'Mending Fences' strong but has a few minor barbs
By Jim Carnes...Published: Tuesday, Jan. 13, 2009 | Page 2D
3 1/2 stars

Actor-playwright Norm Foster is not only a favorite with theaters and audiences in his native Canada, he's a favorite with the folks at B Street Theatre, too. The fine "Mending Fences," which received its U.S. premiere there Saturday, is the fifth Foster play presented at the theater. ("The Melville Boys," "The Affections of May," "Drinking Alone" and "The Motor Trade" are the others.) Foster's plays blend humor and drama, not necessarily in equal parts.

"Mending Fences" has more than its share of laughs - big laughs, raunchy laughs - but the humor is woven into a dramatic narrative that unfolds with more subtlety than many of Foster's works.

The play is set in a neglected farmhouse in Saskatchewan, Canada, owned by Harry Sullivan (sturdily played by Phil Cowan). Harry hasn't seen his son Drew (Michael Navarra) in 13 years, not since Harry's wife left and took the kid - the reason why will quickly become painfully obvious. Now Drew is coming to visit his dad - the reason not as obvious but just as painful. Father and son have not spoken in all that time.

Stephanie McVay plays Harry's widowed neighbor Gin (Virginia, "the woman whose husband hanged himself"), whose intimate yet cautious relationship with Harry is tested, not by Drew's arrival so much as it is by Harry's demeanor - toward both of them. "You can say 'I love you' (actually, Harry can't), but if you don't show it, it's the same as not saying it," she tells him.

The play alternates between past and present as the scene shifts from the ranch today to the time when Harry's marriage was disintegrating and even before that to his childhood, when we see a related demise of his parents' relationship. Flashback scenes are signaled by lowering the lights, but the overall level of brightness is insufficient to signal immediately what the time period is.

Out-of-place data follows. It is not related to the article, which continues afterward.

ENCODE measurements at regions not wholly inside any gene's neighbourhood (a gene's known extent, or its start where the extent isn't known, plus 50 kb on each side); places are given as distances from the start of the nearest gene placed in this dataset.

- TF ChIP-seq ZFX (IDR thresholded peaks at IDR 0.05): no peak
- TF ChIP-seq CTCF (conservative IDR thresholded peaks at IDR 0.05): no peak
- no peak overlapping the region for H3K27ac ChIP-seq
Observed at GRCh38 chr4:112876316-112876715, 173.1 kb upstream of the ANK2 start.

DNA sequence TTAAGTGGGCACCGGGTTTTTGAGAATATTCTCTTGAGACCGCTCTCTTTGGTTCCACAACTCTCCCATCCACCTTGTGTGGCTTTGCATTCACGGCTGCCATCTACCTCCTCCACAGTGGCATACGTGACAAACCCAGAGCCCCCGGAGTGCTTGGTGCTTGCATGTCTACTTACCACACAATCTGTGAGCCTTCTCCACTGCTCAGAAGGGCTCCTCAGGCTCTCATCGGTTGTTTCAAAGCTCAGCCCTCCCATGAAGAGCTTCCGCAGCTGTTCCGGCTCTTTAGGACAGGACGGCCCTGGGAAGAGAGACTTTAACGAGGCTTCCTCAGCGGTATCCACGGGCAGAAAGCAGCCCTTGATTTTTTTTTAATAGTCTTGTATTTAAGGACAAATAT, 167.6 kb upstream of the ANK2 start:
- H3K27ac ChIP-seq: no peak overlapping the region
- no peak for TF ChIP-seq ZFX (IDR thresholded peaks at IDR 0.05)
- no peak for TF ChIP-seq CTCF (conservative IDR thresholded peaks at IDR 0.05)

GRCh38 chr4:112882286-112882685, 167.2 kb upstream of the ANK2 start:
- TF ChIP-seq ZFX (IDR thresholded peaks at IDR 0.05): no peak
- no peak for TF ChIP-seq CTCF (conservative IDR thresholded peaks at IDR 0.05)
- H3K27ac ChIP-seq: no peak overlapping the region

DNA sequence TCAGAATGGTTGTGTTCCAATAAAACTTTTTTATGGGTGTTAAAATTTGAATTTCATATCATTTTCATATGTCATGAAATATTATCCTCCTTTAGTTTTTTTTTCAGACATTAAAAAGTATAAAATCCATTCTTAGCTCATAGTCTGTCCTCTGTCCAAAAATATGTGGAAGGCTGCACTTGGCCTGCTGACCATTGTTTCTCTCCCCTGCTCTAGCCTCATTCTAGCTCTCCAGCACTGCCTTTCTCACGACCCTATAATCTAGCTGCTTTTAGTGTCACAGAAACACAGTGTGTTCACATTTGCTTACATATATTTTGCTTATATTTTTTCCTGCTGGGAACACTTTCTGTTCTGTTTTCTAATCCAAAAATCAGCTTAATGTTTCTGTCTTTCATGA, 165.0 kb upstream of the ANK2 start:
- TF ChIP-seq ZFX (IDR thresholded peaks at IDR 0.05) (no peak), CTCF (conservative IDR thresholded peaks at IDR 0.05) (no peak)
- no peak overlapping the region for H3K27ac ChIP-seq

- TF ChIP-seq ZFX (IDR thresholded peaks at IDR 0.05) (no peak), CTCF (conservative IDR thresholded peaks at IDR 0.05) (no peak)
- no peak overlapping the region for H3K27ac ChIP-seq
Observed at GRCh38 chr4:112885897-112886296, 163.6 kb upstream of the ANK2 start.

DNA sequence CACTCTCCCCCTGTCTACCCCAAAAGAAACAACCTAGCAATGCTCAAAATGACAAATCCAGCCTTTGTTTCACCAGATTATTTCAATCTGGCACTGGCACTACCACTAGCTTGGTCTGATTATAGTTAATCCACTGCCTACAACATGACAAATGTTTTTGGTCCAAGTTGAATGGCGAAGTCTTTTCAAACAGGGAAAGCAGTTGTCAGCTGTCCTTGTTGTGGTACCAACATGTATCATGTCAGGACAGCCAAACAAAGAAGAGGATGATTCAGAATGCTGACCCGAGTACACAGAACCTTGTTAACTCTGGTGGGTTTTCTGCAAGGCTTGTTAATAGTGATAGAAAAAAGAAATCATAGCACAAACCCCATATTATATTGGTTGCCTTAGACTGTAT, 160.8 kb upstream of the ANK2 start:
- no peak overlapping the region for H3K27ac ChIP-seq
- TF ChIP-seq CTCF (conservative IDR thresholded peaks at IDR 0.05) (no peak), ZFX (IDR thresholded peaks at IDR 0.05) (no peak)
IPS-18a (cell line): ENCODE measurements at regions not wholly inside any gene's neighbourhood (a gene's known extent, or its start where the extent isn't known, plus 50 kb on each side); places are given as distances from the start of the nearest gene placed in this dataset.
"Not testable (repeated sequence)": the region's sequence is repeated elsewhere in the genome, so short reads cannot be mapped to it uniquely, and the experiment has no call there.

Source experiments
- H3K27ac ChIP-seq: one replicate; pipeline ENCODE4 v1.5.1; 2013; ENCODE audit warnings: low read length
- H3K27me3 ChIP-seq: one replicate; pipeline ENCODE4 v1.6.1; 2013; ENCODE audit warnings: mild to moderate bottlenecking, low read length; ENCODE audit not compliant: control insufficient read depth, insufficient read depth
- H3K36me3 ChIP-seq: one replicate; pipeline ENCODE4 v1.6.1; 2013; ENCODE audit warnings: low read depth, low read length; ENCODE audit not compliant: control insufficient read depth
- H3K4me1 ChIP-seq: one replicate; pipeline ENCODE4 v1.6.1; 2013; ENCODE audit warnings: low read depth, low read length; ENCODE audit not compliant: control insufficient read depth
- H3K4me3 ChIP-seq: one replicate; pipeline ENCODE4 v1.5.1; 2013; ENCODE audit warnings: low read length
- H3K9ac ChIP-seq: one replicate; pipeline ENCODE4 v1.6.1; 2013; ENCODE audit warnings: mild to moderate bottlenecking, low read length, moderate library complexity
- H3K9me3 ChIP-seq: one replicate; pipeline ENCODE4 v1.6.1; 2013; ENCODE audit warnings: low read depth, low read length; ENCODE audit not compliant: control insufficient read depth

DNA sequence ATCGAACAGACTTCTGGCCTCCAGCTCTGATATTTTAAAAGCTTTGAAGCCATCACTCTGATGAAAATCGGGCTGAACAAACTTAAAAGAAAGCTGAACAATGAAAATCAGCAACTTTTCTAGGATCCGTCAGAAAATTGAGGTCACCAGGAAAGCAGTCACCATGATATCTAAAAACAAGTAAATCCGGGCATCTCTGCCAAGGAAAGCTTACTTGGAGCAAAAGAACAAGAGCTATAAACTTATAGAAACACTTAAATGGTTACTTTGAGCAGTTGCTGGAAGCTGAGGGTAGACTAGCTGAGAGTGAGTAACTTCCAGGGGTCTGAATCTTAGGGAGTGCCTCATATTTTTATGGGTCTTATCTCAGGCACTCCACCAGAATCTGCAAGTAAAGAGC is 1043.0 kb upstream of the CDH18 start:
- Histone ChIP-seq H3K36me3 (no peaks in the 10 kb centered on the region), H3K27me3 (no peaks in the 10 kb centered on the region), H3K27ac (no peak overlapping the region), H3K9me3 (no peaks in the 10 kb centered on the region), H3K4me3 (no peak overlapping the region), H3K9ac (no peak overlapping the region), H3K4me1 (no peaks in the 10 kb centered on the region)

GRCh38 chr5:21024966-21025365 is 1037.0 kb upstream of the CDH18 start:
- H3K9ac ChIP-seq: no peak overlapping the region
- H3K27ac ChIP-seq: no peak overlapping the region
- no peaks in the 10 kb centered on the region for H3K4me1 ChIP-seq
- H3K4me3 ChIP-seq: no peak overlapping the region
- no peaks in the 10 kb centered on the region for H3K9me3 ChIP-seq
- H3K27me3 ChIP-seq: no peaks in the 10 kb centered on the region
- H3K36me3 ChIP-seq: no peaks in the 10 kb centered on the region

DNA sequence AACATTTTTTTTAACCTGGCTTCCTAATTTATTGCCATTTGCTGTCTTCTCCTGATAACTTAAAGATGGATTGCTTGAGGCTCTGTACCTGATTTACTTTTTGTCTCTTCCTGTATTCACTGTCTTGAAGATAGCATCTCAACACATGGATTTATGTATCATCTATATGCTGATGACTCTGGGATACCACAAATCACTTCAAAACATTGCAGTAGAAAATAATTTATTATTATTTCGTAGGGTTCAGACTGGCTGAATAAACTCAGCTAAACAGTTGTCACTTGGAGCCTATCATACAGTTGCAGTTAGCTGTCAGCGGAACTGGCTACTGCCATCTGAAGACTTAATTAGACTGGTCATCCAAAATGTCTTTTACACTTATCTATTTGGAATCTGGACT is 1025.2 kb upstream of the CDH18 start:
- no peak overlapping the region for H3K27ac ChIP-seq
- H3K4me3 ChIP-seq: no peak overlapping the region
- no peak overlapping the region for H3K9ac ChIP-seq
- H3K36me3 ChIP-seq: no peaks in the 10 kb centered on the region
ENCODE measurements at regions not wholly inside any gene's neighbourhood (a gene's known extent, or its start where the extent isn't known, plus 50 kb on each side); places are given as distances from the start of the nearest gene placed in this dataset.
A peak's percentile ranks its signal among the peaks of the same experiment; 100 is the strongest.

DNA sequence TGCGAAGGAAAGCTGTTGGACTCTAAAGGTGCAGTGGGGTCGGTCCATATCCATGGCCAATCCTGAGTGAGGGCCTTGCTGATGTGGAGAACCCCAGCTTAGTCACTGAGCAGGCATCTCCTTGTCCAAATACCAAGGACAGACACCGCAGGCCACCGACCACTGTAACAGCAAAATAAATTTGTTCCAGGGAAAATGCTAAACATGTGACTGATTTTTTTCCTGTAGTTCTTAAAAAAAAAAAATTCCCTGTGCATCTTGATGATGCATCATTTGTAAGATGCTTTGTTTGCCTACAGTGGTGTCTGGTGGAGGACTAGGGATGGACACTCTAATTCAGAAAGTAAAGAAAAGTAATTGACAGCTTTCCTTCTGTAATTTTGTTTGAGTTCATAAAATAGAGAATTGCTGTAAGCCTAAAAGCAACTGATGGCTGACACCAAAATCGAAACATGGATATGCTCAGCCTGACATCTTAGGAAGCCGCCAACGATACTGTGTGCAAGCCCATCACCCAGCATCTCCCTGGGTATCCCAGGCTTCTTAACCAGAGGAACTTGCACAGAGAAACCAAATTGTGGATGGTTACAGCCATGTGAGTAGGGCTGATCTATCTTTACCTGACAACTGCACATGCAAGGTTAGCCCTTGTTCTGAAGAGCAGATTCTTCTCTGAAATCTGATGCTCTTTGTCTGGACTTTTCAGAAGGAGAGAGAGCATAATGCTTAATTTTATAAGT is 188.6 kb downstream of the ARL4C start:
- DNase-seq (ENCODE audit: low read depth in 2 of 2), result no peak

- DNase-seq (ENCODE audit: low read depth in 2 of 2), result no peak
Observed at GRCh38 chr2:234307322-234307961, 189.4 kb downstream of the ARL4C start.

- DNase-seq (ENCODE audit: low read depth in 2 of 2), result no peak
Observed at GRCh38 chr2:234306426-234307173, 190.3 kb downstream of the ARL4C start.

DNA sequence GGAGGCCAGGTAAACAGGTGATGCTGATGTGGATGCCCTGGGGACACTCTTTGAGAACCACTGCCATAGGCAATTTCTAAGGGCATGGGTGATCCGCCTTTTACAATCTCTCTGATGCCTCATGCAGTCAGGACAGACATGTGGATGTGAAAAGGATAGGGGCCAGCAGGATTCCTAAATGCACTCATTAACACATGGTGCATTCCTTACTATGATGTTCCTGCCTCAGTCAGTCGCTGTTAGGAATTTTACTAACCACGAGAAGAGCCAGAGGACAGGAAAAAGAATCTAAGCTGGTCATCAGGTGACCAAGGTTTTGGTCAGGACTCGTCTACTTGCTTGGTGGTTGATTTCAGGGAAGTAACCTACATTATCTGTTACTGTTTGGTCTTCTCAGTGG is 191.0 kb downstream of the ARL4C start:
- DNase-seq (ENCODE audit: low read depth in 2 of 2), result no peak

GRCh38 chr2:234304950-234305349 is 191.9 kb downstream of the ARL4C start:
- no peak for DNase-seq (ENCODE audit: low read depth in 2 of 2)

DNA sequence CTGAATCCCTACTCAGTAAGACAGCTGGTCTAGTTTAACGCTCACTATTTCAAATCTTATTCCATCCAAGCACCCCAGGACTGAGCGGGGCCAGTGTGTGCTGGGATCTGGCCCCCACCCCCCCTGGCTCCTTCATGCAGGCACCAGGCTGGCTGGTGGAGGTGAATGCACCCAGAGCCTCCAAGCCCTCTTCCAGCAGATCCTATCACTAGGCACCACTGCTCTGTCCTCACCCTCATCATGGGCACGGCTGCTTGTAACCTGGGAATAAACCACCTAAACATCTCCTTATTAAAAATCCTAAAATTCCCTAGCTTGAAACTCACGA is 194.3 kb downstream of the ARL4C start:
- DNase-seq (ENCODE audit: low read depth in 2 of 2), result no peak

The three actors play all the parts. Cowan is dependably distant as Harry and as Harry's father; Navarra alternates between youthful enthusiasm (as the young Harry in flashbacks) and emotionally reticent as Drew. In addition to playing Gin, McVay appears as Harry's former wife and as his mother. It's during these scenes that director Elisabeth Nunziato's production gets a little unfocused. McVay is a strong physical actress, but all three women appear to be about the same age in their various time periods, and there is little to differentiate between her characters. Sometimes, McVay enters the room and you wonder, "Who is she this time?"

McVay delivers her lines with spirit, particularly as the gritty Gin, whose interchanges with Harry - sexual, profane, funny - are impeccably timed. Well-timed, too, are Harry's and Drew's exchanges of curses - and their frank references to physical and athletic "equipment." In the second act, this comedy about unfinished business and coming to terms with oneself and one's family turns poignant. Harry and Drew struggle with why they are the way they are (Does the inability to express emotion run in families?) and what, if anything, they can do about it.

An unseen tractor engine - a repair project taken on by Harry and finished by Drew - symbolizes the father-son relationship well. At play's end, it sputters and starts. How long it will run remains a question. But at least it starts.